- Defer judgment
- Build on other people’s ideas
- One conversation at the time
- Stay focused on the topic
- Encourage wild ideas
Now you repeat the process. There is no magic trick about it, the idea is to keep brainstorming, and with repetion, you will get better and better. Couple of things to keep in mind… Rotate your engineers and designers. There is a great benefit in switching people from area to area. Firstly they will gather necessary diversity to have quality input in meetings. Secondly, it prevents “burn outs” of individuals due to person being on the same project for to long. It is good practice to switch between long term and short term projects. If creative people don’t create, soon they will become unsatisfied, so focus on short iterations and early prototypes. Test viable concepts often, and you will get a constructive routine break, as well as valuable feedback in the process.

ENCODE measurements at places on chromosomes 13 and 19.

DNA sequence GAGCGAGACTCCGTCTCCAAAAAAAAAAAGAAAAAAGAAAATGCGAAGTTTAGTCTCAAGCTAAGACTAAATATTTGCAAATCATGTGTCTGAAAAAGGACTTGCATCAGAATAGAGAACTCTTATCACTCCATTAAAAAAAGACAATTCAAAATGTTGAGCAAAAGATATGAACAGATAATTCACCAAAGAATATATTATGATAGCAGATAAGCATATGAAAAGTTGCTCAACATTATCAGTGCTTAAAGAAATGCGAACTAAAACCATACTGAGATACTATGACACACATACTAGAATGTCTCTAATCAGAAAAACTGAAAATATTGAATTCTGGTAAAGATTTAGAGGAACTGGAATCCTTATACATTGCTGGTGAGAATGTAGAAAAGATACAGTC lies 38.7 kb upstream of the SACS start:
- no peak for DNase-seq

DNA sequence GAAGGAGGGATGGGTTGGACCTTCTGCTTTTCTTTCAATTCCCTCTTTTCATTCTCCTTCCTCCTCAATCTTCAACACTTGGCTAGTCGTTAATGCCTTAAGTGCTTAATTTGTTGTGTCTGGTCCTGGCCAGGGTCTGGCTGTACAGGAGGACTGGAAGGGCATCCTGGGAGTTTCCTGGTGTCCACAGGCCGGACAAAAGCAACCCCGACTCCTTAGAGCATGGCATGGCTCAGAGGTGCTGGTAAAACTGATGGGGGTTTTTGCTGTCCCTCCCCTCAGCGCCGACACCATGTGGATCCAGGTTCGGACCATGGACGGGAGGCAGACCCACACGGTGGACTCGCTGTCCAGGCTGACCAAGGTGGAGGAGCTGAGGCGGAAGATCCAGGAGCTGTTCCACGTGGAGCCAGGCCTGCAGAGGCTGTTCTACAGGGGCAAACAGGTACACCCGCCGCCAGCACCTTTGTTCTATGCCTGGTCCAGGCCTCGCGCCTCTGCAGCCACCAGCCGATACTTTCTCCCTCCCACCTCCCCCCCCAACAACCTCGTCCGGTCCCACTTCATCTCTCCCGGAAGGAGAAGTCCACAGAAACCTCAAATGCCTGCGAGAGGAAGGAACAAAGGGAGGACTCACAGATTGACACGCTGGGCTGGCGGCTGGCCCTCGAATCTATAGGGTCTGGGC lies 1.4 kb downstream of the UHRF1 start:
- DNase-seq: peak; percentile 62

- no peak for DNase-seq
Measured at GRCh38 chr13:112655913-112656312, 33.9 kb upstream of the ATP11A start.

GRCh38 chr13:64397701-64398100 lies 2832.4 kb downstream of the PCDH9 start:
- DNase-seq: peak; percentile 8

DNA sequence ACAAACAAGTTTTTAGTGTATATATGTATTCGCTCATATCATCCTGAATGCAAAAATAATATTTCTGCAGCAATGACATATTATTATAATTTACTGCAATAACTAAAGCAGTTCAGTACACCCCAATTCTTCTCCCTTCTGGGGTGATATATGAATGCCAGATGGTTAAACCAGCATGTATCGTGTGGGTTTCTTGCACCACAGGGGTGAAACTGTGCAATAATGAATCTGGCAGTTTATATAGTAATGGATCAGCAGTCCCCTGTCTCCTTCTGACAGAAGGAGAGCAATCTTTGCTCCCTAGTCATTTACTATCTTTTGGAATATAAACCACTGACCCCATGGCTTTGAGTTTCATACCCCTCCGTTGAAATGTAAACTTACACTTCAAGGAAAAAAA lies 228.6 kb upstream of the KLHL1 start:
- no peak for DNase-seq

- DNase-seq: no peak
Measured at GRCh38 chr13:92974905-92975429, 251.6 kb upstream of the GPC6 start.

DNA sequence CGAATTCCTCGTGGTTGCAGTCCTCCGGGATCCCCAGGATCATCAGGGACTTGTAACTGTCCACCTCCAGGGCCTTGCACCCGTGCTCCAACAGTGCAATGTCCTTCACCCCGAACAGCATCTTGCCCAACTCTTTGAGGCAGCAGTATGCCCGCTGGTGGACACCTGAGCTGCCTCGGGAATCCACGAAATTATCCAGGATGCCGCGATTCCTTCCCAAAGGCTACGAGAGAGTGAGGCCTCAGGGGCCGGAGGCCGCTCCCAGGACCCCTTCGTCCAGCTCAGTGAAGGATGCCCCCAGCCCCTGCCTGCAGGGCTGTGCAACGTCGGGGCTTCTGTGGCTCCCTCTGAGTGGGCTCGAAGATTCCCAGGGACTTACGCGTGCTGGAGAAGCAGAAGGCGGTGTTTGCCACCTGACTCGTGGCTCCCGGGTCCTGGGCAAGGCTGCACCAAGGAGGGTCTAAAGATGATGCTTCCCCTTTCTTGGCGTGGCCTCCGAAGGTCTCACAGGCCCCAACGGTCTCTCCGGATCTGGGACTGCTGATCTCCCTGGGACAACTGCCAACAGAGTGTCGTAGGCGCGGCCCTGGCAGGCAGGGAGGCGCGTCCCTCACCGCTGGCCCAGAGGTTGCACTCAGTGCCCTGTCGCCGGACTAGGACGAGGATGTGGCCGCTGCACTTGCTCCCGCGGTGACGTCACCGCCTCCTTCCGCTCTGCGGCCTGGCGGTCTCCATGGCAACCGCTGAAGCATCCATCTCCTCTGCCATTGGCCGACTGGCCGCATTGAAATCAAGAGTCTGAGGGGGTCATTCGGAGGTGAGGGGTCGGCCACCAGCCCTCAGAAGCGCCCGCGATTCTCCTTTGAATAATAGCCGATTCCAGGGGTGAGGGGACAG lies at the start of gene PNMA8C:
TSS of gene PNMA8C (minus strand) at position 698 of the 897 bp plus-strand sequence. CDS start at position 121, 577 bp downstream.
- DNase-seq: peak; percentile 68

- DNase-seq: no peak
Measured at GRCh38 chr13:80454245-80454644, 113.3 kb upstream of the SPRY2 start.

Last but not least
I invented nothing new. I simply assembled into a car the discoveries of other men behind whom were centuries of work….Had I worked fifty or ten or even five years before, I would have failed. So it is with every new thing. Progress happens when all the factors that make for it are ready, and then it is inevitable. To teach that a comparatively few men are responsible for the greatest forward steps of mankind is the worst sort of nonsense. — H. Ford
Keep in mind that you don’t need to be a genius to invent. Pure knowing and being familiar with previous achievements and innovations is more than enough to improve. Together with people who are eager to learn, only sky is the limit. But given contemporary advancements it seems we are about to brake that limit as well.
Most of all, remind yourself that creativity is NOT a talent. Not a thing you are born with. It is a way of operating, and you can achieve this modus operandi fairly simple. For that purpose I leave the deck and give my spotlight to the minister of funny walks himself. I hope he will convince you, we all can be creative and it is in the core of what it means to be human.